Pro Farmer Editors
2008 Summary: Wheat
All Wheat: Production totals 2.50 billion bushels in 2008, unchanged from the Small Grains 2008 Summary but up 22 percent from 2007. Grain area is 55.7 million acres, up 9 percent from last year. The U.S. yield is 44.9 bushels per acre, up 4.7 bushels from last year. The levels of production and changes from last year by type are winter wheat, 1.87 billion bushels, up 25 percent; other spring wheat, 547 million bushels, up 14 percent; and Durum wheat, 84.9 million bushels, up 18 percent.
Winter Wheat: The 2008 winter wheat production is estimated at 1.87 billion bushels, unchanged from the Small Grains 2008 Summary but up 25 percent from last year. The U.S. yield is 47.2 bushels per acre, up 5.5 bushels from last year's final yield. Planted acreage is up fractionally from the Small Grains 2008 Summary. This change to the acreage estimate is based on updated administrative data received after the Small Grains 2008 Summary. Area harvested for grain is estimated at 39.6 million acres, up 10 percent from the previous year. Hard Red Winter harvested acreage is up about 1 percent from the previous year while Soft Red Winter harvested acreage is up about 43 percent. Hard Red Winter (HRW) planted acreage is down from last year due to dry conditions at planting time in the Great Plains States. Although fewer acres of wheat were planted in Kansas and Oklahoma, producers saw good harvest conditions compared with last year's flood and freeze damaged crops which resulted in an increase in harvested acres in these States in 2008. Oklahoma's production is up 70 percent from 2007 and Kansas' production is up 25 percent. Colorado and Texas experienced drought situations that reduced production 38 percent and 30 percent, respectively.Overall, HRW production totals 1.0 billion bushels, up 8 percent from last year's 956 million bushels.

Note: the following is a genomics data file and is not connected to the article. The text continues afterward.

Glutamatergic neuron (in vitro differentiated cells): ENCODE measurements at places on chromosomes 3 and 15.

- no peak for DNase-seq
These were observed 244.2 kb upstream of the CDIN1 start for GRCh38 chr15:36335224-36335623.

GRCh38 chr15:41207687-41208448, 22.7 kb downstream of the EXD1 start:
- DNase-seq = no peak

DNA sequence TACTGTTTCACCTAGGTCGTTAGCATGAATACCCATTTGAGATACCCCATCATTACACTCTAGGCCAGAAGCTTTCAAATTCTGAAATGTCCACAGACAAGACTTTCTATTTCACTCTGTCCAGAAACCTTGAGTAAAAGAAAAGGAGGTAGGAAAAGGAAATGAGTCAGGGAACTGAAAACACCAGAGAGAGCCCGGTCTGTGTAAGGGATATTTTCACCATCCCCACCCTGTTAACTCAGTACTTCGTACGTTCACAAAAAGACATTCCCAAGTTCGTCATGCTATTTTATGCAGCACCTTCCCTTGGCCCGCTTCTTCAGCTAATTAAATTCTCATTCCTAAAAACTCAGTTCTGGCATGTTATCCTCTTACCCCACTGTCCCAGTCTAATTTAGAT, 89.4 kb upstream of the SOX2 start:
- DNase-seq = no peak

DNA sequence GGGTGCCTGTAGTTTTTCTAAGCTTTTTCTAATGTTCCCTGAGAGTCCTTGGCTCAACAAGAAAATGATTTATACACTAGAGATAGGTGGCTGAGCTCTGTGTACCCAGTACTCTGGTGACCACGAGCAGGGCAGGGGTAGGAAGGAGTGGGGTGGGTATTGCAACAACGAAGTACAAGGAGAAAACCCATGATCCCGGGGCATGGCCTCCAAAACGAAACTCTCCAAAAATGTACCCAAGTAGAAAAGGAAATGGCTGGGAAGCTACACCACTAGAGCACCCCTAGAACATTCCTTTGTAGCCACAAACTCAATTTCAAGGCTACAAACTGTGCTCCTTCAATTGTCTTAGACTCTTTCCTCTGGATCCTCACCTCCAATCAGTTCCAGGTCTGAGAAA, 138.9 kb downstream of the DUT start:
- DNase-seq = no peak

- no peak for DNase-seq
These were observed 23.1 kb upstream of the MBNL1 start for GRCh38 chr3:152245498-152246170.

Favorable conditions along with high wheat prices during the fall resulted in more acreage planted to wheat across all of the Soft Red Winter (SRW) growing region. This is the third straight year of larger planted area in the southern SRW growing areas with harvested area also increasing sharply. Production of SRW wheat is up from last year when yields were reduced by an early April freeze. Good growing conditions resulted in record yields in many States. Overall, SRW production is 614 million bushels, up 74 percent from last year when 352 million bushels were produced.
White Winter production is 219 million bushels, up 14 percent from last year. Harvested acreage in the Pacific Northwest States (Idaho, Oregon, and Washington) is above last year's level. In Washington, yields are down from last year due to a lack of rain and unseasonably high temperatures during the growing season. Although the Idaho and Oregon crops faced dry weather in May and June, conditions improved and yields were up 2 bushels and 5 bushels from a year ago, respectively.
Other Spring Wheat: Production for 2008 is estimated at 547 million bushels, unchanged from the Small Grains 2008 Summary but up 14 percent from last year. Harvested area is 13.5 million acres, up 4 percent from 2007. The U.S. yield is 40.5 bushels per acre, up 3.4 bushels from last year. Yields are above last year's level in all States except Colorado, Oregon, Utah, and Washington. Spring wheat planting in the six major producing States started off at normal or ahead of normal; however, crop development and maturation continued behind normal throughout the growing season. Hot and dry weather during July caused the crop condition ratings to decline and accelerated maturation, but crop progress remained behind normal. Harvest progress lagged behind the normal pace in all States in the growing area.
Durum Wheat: Production for 2008 totaled 84.9 million bushels, unchanged from the Small Grains 2008 Summary but up 18 percent from 2007. Grain area harvested is 2.58 million acres, up 22 percent from the previous year. The U.S. yield is estimated at 32.8 bushels per acre, down 1.3 bushels from 2007. In the northern Great Plains, warm, dry conditions during the months of June and July accelerated crop development and decreased the yield from last year. Yields are below last year's level in all States except California.
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